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She will annoy you, irritate you, and possibly stir violence in your heart. At some point, you are going to wish her ill of all kinds. This does not mean anybody has done anything wrong. In fact, this is par for the course when it comes to love.
In my college days, I dated Helen, a pre-med student with an angry streak. I had seen her angry while on the phone with her parents, but she’d never blown up at me. That changed one October afternoon. Helen had just mentioned her ex-boyfriend again. She was trying to convince me to skip some classes and drive to a club with her and some friends.
Bringing up her ex and his willingness to jump at her every wish wasn’t a good way of winning me over. I told her such and suddenly met the Helen I’d only wondered about before.
In one admirably smooth motion, she swung from the hip with her right fist. I caught it with one hand. She swung with her left and got the strike. I shouldn’t have tried to dodge her because it only served to put my nose in the way.
I looked at her, blood streaming down my face.
“Did you seriously think that was going to help?” I asked.
“I…I don’t know what I thought. I’m so sorry! Can…can I get you a cloth or some ice?” She stammered.
I was outraged. I wanted to commit unspeakable horrors against this angry 5’5″ fireball. Horrors including a speeding train, collapsing bridges, and a flying walrus.
At about the same time the bleeding stopped, I had gained some clarity concerning our relationship. I would have written Helen off for using physical violence except I’m a huge guy and had tried to stop her without setting down my sandwich. I now held the bread to my nose. I hadn’t planned on finishing it anyway.
Sounds adolescent and silly, right?
Yet many of the arguments we participate in as couples fall into the same category!
- We fight about money when the real issue is not how we feel about the bank balance but how we feel about each other.
- We fight about sex when the problems in the bedroom started with inattentiveness in the kitchen!
- We take small cues from our loved one to be big signals and overreact to complaints and criticism that come our way.
We fight for the win when a win on either side means a loss for the whole.
Helen and I were able to set our young relationship back on its feet because I didn’t take the bloody nose seriously and wanted to understand what drove her to the argument. Had I just written her off because of her crazed behavior, the relationship would have perished. (Knowing what I do now, I would have walked away. But that’s in the past.)
There is no reason to ever put up with physical violence or even threats of it in a relationship. If you cannot solve a problem in your relationship without resorting to violence, it’s time to go. That said, when it comes to arguing in a relationship, we often give up too easily!
I believe we should embrace arguments as a different and intense way of communicating blurred thoughts. Understand that many of the things your partner says in anger are new to their ears too. Comprehending this can make it easier to get past the momentary cruelties of an argument and focus on the greater intentions. To quote my friend Linnet Woods:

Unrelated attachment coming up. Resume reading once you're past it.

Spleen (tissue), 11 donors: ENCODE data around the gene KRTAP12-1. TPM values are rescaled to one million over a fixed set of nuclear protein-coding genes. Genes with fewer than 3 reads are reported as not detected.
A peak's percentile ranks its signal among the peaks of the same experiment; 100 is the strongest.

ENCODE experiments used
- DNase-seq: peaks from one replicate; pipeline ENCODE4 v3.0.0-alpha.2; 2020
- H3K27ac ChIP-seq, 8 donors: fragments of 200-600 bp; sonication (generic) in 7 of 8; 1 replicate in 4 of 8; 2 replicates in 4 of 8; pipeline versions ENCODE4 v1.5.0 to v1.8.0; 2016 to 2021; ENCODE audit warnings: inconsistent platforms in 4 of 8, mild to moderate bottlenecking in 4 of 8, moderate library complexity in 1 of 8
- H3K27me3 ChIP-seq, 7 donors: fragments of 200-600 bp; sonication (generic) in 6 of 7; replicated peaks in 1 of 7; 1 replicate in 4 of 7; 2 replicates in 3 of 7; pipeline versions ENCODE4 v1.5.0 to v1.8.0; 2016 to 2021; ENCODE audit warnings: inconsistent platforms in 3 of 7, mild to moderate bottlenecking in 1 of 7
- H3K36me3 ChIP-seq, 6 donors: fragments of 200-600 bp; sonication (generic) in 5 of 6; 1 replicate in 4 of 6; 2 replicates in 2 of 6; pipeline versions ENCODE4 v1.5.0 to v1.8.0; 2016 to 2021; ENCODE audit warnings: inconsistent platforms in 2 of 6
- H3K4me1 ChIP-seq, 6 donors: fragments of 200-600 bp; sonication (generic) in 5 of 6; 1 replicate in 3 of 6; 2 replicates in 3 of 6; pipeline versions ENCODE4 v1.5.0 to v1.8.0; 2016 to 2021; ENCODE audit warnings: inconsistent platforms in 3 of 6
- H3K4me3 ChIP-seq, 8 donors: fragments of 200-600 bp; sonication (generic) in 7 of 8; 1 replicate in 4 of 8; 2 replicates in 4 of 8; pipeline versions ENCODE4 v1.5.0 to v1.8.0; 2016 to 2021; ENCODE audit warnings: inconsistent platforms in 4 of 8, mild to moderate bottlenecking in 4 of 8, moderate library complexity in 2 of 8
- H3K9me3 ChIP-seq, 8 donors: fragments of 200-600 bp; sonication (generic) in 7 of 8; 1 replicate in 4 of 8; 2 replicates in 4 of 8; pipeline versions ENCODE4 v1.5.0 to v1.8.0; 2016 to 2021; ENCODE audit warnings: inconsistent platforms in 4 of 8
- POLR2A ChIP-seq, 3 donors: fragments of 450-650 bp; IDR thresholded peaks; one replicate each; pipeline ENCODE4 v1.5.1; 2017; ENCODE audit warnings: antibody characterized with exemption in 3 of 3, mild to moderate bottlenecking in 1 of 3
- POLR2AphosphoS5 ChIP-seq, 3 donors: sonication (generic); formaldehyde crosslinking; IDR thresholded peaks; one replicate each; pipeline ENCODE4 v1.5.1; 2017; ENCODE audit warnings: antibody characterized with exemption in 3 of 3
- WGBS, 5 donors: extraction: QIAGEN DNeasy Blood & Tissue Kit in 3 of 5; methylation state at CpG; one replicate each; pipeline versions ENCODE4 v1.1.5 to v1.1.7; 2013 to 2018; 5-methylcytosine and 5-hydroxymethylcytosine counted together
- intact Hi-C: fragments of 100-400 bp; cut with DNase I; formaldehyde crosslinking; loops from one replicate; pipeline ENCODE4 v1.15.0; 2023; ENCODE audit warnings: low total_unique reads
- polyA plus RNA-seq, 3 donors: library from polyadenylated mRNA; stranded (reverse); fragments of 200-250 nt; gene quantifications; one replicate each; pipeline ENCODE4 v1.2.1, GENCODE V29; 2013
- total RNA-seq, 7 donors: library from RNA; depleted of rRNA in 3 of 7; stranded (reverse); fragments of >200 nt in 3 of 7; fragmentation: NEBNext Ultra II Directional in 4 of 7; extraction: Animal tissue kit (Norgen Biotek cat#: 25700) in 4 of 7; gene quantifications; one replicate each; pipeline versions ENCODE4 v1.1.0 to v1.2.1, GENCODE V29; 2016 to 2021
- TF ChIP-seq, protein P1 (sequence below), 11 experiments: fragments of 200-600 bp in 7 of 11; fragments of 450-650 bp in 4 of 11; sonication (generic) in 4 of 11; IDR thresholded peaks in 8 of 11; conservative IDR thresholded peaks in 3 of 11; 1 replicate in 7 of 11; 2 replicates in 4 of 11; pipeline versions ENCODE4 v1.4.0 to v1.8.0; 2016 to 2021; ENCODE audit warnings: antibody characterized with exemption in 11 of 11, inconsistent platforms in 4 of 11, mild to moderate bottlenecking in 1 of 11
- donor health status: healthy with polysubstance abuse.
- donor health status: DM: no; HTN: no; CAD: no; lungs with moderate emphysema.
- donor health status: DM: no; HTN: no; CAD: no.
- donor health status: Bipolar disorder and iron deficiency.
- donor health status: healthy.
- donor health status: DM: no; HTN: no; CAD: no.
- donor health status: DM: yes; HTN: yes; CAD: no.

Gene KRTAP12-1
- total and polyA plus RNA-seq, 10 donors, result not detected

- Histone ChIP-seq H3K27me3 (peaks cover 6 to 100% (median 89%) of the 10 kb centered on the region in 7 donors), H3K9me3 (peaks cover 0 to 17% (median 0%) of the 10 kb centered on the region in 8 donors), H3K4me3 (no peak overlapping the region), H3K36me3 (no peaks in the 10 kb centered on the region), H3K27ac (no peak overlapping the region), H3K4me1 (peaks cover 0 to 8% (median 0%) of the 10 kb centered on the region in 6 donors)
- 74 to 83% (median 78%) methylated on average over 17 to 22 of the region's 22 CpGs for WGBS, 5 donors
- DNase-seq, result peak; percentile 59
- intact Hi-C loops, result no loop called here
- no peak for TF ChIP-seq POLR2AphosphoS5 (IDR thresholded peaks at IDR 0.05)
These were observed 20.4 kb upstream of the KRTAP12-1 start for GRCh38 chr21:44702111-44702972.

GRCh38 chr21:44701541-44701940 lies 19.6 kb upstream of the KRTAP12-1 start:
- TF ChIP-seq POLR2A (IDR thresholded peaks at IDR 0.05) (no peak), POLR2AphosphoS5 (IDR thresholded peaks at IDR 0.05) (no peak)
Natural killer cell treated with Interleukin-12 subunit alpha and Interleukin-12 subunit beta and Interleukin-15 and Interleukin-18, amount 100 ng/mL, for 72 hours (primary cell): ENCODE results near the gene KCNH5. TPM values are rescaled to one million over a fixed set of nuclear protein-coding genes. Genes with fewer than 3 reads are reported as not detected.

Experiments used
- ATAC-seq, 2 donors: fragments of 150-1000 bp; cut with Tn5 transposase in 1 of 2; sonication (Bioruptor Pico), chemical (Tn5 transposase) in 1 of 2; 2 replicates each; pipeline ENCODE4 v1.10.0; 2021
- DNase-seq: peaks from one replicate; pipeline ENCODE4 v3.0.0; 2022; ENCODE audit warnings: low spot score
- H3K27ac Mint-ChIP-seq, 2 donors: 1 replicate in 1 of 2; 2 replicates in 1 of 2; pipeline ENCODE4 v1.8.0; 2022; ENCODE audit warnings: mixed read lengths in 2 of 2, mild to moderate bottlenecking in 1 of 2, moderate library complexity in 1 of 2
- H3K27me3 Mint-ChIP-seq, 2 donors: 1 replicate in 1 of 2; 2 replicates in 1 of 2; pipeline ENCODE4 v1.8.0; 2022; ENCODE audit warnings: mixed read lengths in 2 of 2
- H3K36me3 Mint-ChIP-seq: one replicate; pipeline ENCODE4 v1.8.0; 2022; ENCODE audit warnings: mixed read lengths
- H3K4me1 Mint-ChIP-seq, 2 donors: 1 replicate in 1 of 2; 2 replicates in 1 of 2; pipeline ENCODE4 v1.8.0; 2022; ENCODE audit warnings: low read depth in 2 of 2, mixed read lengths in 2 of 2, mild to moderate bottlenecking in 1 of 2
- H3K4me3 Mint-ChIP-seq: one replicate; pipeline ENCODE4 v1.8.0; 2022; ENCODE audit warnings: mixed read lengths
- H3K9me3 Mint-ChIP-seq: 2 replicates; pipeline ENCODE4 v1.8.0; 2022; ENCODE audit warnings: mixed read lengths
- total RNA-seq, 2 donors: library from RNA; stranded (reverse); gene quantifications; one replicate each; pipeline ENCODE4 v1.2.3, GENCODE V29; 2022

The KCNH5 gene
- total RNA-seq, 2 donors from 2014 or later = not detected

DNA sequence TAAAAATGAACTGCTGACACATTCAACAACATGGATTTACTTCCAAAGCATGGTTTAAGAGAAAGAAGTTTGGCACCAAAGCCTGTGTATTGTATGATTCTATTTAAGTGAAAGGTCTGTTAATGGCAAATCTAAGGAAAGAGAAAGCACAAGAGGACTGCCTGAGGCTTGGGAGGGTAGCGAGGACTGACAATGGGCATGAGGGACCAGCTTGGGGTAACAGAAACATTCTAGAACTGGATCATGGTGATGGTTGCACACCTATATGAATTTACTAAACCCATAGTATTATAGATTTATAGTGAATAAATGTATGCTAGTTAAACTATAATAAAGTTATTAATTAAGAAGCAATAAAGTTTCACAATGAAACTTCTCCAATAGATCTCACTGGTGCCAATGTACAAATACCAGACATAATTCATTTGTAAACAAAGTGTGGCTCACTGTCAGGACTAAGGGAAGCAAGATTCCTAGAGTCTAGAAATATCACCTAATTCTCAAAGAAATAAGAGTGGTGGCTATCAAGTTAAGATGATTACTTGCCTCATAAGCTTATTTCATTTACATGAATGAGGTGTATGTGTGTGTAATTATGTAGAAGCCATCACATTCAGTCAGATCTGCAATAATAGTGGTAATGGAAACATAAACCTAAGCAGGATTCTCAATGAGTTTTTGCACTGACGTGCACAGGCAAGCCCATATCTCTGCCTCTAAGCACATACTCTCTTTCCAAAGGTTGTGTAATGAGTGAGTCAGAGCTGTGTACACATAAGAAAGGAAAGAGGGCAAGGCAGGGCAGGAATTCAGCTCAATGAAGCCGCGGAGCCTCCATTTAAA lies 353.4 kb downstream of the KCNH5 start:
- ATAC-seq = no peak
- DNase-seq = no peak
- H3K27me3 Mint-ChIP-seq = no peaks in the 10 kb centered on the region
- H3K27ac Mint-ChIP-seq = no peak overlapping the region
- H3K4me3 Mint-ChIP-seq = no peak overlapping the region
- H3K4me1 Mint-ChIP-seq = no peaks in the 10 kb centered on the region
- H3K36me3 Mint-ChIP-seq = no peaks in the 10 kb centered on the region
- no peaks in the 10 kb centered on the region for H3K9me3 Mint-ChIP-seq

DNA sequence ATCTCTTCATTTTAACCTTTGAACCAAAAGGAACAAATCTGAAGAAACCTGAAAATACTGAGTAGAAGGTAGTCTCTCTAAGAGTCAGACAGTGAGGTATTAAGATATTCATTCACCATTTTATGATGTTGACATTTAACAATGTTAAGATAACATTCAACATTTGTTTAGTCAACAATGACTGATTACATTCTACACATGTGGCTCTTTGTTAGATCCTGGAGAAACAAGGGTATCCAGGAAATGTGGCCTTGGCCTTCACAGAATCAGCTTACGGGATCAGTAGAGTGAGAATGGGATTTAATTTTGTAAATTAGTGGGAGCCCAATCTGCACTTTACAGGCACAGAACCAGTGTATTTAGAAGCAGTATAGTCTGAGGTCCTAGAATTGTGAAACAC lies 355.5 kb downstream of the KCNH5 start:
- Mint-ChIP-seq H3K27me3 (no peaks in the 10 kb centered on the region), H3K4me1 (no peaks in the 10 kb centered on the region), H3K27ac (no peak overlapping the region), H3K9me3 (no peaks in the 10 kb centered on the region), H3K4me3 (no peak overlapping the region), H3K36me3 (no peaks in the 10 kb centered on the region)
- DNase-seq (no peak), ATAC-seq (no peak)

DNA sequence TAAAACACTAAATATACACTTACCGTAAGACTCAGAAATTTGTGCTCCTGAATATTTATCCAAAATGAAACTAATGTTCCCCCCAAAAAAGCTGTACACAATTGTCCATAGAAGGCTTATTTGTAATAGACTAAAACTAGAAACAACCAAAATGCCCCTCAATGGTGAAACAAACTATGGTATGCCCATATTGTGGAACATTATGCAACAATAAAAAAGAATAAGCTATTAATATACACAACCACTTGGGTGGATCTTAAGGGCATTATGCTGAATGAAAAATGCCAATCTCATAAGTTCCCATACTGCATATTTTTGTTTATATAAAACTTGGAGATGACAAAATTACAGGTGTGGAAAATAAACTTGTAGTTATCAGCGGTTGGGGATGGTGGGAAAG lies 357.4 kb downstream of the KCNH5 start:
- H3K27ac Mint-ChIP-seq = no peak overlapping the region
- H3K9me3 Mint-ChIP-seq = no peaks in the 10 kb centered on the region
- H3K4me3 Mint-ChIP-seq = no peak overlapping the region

Usually, the thing that a person expresses as the reason they are angry is not the real reason at all. Fearing that the real reason would be too difficult to discuss, the person will express a lesser gripe.
The desire to defend oneself against a perceived attack can make one fail to listen and learn. It is not dangerous to let your partner speak his, or her, mind and let them see that you are giving what they have to say your consideration, accepting it as being no less valid than your own perception, however different.
Once it becomes apparent that you are really listening, it is difficult for a person to continue to shout because it isn’t necessary for them to do so. When they have finished speaking, a wise idea is to ask, very gently, if there is anything else that is bothering them. Very often, the thing that comes up next is what was actually causing them to be so distressed in the first place.
A typical example is fights over leaving the lavatory seat up, or down, or the lid off the toothpaste tube. Those rows aren’t about the subject being aired, they are about respect, consideration and other such issues but to broach those might open a can of worms so trivial things are picked instead.
Serious angry conversations should happen rarely if people are really interested in one another. When you live in confined quarters, constantly together, you need to be polite and appreciative of one another at all times and tolerant of each other’s foibles. [Linnet knows about this sort of thing. She’s lived on a small boat with her husband for years!]
A really good relationship takes effort on both sides but, in time, less and less effort is required to bring out the best in each other and have a wonderful life.
Arguing isn’t easy and it’s rarely fun, but it’s possibly the most efficient way to clarify and improve a relationship. Don’t fear it!
Many of you already know this, but for you newbies: the person who can push your angry buttons the best will probably know the most about pushing your “other” buttons. There’s nothing boring or vanilla about make-up sex.
I’m not saying you should pick fights just so you can make-up…but it’s another reason to approach arguments with an eye for solutions! =)
As always, I truly welcome your thoughts!
Photo credit: Steve Wampler
This post was first published on Dec 17, 2008. It has been updated & reformatted for your enjoyment.